- which explains how policy becomes law in the EU 'rolling agenda', which is very similar to the process of law making we have here in the UK, post-Legislative and Regulatory Reform Act 2006.

I'm going to have a look at one more document from the EU, if I can find it: the report from the Education Council to the European Council from spring 2002. Then I'm going to leave Europe and do some exploring in the sphere of the UN and associated bodies, looking for clues to the early conception of ECM.

Actually, I'm just glancing through this first: Detailed work programme on the follow-up of the objectives of education and training systems in Europe [Official Journal C 142/01 of 14.06.2002]. It's the same kind of system of objectives and indicators as the ECM framework [opens pdf] and it makes fascinating reading, especially in retrospect. "ICT for everyone" is in there, as is: "Motivating more young people to choose studies and careers in the fields of mathematics, science and technology.." How do you motivate a choice? And if it's externally motivated, is it really a choice? Discuss ;-) And look: from right back then: "Developing the potential of public-private partnerships."

Promoting the role of stakeholders in the development of training, including initial training, and learning at the workplace.

It's a different language to that of home education, isn't it? It sees education as a means to a financial and political end of their choosing. It has nothing whatsoever to do with what our children might want to learn. Following onto this document, part of the plan was to "bring about a substantial increase in per capita investment in human resources every year." Human resources. We are not people: we are 'capital' and 'resources'. It's a wonder they don't refer to us as cattle, though I suppose we should feel lucky they're not calling us 'waste'.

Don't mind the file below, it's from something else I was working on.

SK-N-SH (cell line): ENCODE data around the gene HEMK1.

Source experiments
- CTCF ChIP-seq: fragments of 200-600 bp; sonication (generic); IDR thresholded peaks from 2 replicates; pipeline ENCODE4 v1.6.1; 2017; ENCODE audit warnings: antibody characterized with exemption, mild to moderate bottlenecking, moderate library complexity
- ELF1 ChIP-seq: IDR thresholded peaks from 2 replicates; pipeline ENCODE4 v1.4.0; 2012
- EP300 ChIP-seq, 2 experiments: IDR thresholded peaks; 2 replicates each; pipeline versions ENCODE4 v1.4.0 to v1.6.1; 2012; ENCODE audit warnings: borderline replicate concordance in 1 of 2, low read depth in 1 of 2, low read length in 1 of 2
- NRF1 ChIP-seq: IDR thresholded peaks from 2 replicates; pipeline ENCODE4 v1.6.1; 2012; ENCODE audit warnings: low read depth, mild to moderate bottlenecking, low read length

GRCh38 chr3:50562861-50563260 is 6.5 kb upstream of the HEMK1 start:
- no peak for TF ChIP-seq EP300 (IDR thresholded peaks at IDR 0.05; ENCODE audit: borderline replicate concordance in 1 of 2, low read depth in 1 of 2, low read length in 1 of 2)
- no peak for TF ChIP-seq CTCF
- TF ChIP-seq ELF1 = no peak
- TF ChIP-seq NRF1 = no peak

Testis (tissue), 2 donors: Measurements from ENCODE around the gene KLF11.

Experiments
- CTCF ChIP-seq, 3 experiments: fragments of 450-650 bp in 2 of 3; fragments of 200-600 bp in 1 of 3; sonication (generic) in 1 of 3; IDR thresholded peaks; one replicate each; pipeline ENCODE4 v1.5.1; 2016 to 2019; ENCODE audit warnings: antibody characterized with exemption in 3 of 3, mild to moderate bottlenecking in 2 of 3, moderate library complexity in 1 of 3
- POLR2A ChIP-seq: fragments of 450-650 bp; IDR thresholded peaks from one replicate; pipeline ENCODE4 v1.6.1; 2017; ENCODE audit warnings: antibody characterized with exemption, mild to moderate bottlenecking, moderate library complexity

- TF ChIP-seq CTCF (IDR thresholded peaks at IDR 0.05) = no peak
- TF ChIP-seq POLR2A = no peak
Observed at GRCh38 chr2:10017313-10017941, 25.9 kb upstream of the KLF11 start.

That's enough from the EU for me, for now. I might come back to it at a later date, but it's time I moved on elsewhere today.

UNESCO is the United Nations Educational, Scientific and Cultural Organisation, and I've just been looking back to see what they were up to in 2000.

According to conservative estimates, more than 110 million school-age children are not attending school.

Not "failing to receive an education," but "not attending school". Its Education For All programme has six goals instead of the usual five, and seems to relate more to Third World development than what we're looking for.

Here's the background for an ECM-type movement in America, in which - coincidentally - "five themes captured the participants' consensus".

The Success for All children Initiative is focused on achieving desired outcomes for all children Systemic Communitywide Responsibility - The initiative will affect all systems that deliver services to children, from birth to age nine, youth and families.

This dates back to November 1992: eight years before the death of Victoria Climbié. It talks about "Identifying gaps in existing services", and "no children falling between the cracks": the whole document looks like a blueprint for ECM.

I wonder if I can find any other examples. There's this from Harvard about extended schools:

At an age when they are beginning to become more independent, teens still need to have some structure and guidance, even as they gain greater independence. Increasingly, stakeholders in the OST arena are coming to see after school programs as an underutilized asset to improve outcomes for older youth in such areas as academics, prevention, and workforce readiness.